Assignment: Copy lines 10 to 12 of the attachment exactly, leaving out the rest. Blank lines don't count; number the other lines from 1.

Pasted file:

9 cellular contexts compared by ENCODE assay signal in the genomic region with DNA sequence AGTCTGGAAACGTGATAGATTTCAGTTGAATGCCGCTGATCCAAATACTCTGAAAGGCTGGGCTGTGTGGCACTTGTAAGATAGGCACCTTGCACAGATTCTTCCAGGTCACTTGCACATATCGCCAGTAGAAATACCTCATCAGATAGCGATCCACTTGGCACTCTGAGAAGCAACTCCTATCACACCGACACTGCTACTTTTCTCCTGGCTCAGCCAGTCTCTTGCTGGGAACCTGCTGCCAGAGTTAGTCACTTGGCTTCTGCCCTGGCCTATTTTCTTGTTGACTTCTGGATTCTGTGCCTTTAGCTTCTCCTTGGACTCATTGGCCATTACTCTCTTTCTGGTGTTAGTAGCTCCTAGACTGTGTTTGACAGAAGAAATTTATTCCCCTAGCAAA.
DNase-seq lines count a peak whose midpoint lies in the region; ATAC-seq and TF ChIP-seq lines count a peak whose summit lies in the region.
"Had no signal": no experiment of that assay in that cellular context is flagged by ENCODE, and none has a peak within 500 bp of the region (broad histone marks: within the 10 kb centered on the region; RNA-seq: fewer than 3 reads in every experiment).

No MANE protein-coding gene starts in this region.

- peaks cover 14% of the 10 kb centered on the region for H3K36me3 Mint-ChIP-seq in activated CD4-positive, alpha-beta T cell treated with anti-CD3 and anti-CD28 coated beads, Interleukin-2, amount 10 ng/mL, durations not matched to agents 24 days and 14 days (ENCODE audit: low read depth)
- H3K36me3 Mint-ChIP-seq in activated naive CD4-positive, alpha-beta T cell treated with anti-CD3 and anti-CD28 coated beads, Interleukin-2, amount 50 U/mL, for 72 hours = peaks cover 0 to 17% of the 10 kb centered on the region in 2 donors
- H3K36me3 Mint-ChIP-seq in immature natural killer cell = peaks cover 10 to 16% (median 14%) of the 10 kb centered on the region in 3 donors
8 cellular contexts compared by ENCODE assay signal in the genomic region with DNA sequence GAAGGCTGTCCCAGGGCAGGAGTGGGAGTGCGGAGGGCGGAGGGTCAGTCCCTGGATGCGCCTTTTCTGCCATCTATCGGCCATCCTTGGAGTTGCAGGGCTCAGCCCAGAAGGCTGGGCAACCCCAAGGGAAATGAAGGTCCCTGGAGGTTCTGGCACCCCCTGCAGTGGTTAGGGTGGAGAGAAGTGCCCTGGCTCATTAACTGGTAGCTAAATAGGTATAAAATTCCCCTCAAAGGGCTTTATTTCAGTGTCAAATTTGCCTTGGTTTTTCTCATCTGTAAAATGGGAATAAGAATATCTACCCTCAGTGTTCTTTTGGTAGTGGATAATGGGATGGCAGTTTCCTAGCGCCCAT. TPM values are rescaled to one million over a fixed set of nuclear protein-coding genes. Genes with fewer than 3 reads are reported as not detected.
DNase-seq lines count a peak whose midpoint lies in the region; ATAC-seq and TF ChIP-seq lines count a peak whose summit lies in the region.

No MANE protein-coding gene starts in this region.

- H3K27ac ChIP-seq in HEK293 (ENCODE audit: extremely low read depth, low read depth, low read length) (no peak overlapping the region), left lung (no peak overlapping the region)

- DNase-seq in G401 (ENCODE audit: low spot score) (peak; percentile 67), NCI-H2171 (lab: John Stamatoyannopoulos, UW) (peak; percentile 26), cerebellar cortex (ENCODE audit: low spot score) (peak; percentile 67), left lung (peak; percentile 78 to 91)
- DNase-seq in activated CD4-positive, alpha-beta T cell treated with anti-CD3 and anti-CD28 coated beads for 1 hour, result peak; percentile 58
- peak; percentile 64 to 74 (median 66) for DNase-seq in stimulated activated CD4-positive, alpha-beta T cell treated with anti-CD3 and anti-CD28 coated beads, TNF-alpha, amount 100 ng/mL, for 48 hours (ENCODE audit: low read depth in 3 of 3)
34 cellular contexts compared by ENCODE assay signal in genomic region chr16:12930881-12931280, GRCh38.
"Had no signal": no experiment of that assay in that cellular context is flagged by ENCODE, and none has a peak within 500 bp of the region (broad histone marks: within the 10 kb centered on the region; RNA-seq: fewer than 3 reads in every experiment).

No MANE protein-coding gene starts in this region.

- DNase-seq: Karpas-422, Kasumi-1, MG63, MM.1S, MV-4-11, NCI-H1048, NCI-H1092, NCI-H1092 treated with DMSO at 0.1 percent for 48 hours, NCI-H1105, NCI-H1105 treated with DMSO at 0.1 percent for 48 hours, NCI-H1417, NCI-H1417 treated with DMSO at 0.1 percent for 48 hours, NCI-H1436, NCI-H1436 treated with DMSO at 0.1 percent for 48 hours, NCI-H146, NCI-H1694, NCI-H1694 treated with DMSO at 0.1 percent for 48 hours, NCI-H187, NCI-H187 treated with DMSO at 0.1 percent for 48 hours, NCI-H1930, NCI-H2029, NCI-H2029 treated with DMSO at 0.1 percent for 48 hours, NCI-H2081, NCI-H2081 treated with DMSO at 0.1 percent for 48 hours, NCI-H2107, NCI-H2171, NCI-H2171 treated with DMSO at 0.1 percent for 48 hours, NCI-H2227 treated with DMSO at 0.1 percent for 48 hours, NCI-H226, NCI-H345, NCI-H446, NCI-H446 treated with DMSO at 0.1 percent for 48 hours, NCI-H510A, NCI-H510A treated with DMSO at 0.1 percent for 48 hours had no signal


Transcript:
No MANE protein-coding gene starts in this region.

- H3K27ac ChIP-seq in HEK293 (ENCODE audit: extremely low read depth, low read depth, low read length) (no peak overlapping the region), left lung (no peak overlapping the region)

- DNase-seq in G401 (ENCODE audit: low spot score) (peak; percentile 67), NCI-H2171 (lab: John Stamatoyannopoulos, UW) (peak; percentile 26), cerebellar cortex (ENCODE audit: low spot score) (peak; percentile 67), left lung (peak; percentile 78 to 91)